Without bees, we would not have many of our foods including Strawberries, Avocados, Kiwifruit, Apples, Nuts and even Coffee and Chocolate! All of these foods are needed to be pollinated by honey bees.


This month (September), New Zealand celebrates Bee Aware month. Run by Apiculture New Zealand, they put a spotlight on the role that Bees play on pollinators of our food.


New Zealand is famous for it’s Manuka Honey, produced by bees by collecting nectar from Manuka flowers. Manuka is a native plant to New Zealand and it’s honey has been shown to have antibacterial and anti-inflammatory properties.


Earthbound Honey, Organic Beekeepers is located in Bethells Valley, north-west of Auckland, New Zealand and our visitors are lucky enough to sample a selection of their honey on our Auckland tours.

Earthbound Honey are artisan, organic beekeepers producing local organic honey, collected exclusively by their own bees from Manuka, Pohutukawa and wildflowers. They offer pollination services to local orchardists and farmers and pick-up any unwanted Bee swarms from us urban folk!


As well as their beautiful selection of honey, they also produce a range of Balms, salves, candles and honey vinegar.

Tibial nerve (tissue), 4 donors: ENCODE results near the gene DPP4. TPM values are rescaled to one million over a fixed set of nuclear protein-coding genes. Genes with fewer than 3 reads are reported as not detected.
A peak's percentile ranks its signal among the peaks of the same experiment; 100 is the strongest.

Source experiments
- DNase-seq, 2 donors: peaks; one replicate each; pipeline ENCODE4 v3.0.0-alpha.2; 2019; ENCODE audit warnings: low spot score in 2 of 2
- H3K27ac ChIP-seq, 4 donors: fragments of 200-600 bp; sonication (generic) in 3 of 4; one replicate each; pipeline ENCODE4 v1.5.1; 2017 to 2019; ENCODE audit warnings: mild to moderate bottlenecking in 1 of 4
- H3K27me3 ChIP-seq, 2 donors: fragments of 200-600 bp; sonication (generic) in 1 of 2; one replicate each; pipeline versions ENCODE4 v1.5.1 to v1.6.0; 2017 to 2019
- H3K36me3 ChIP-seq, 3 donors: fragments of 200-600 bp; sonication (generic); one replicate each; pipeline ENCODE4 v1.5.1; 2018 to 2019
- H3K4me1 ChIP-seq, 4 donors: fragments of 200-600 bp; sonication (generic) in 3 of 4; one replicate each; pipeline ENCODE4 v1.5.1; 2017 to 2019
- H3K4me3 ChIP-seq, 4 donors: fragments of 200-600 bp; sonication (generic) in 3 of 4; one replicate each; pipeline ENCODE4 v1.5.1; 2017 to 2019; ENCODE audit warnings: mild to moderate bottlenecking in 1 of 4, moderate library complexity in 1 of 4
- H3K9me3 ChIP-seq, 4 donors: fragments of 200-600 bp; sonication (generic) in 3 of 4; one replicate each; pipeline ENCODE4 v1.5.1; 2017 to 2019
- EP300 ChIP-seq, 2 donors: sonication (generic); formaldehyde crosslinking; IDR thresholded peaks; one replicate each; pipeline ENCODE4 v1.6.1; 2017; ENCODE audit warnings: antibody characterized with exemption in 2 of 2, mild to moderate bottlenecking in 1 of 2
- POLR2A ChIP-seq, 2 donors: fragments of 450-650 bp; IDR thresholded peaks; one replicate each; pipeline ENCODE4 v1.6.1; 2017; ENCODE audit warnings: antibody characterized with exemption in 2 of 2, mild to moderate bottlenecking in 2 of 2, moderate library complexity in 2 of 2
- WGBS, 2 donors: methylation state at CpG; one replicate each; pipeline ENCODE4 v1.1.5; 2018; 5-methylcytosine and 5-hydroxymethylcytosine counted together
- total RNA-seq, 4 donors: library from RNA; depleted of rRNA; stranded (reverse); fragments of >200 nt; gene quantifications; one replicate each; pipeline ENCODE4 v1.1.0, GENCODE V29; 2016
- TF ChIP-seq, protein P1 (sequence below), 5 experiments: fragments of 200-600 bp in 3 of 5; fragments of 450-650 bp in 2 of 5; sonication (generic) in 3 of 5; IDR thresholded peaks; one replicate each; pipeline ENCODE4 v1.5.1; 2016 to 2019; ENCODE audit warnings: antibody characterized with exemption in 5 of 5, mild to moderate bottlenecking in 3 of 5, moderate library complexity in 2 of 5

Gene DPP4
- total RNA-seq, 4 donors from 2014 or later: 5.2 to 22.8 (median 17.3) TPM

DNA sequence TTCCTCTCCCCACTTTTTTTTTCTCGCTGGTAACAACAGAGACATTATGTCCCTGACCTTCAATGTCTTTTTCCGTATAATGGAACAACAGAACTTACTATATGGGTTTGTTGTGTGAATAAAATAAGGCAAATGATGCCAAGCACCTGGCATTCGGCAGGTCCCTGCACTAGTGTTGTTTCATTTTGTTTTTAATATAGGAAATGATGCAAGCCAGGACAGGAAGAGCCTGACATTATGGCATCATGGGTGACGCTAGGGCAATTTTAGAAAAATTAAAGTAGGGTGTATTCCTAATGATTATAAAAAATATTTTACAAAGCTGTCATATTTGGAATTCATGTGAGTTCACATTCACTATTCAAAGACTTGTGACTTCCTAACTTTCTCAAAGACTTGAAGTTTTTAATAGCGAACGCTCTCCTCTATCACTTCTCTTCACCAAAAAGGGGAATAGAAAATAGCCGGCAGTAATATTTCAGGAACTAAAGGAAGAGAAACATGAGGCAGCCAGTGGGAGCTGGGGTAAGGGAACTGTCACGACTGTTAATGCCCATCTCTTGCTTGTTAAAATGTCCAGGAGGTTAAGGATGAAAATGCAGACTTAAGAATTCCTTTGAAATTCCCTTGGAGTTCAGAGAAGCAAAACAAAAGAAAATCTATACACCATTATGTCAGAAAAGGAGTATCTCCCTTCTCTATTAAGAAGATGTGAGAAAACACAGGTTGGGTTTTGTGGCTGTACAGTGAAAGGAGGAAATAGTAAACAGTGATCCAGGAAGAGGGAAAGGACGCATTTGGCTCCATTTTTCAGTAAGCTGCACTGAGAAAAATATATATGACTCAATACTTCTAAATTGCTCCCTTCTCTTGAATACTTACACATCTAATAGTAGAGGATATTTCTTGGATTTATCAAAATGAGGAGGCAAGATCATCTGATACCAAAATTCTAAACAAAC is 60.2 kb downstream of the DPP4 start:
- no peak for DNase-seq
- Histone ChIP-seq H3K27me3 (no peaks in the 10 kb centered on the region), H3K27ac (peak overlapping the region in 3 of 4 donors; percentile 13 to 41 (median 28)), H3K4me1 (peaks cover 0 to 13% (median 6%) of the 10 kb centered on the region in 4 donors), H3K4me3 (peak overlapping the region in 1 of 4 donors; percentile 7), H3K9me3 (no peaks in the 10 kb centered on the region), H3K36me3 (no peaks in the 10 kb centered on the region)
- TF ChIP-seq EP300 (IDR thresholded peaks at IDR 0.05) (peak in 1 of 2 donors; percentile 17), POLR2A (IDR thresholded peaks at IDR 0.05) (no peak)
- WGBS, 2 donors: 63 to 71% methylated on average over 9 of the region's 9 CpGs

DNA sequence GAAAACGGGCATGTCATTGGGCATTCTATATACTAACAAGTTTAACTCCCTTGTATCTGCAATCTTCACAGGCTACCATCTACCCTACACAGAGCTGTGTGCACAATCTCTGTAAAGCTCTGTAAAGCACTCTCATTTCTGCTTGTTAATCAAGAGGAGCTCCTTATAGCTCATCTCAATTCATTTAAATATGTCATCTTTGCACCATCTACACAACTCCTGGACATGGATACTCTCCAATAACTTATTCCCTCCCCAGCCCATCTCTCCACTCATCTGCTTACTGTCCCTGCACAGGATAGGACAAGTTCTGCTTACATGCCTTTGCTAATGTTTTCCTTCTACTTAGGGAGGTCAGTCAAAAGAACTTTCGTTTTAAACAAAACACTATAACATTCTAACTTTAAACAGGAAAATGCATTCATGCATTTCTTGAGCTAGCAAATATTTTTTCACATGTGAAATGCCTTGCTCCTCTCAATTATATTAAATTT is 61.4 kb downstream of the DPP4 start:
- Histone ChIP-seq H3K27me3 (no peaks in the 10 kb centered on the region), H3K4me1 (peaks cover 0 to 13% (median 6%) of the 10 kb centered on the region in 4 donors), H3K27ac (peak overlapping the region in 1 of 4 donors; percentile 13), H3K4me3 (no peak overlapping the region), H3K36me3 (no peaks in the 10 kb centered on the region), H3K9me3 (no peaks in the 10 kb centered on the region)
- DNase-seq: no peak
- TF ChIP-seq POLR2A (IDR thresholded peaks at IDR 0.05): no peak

Next time your in Auckland make sure that you join us on one our our Big Foody food tours and taste Earthbounds bountiful produce.


On the other side of the world in Portland, Oregon in the United States, you will find Bee Local, where our customers get to sample raw honey, full of flavour and health benefits. Honey that is never blended, retains its pollen and is only gently filtered. Established in 2011 by Damien Magista after discovering that the hives that he had placed in his hometown of Portland Oregon, had completely different flavour profiles, colours and textures. Bee Local has since grown into a national company with their goal to become “the most trusted, transparent and tasty honey company in America”. Next time you are in Portland make sure that you book yourself a Portland food tour with The Big Foody and taste some of their amazing honey.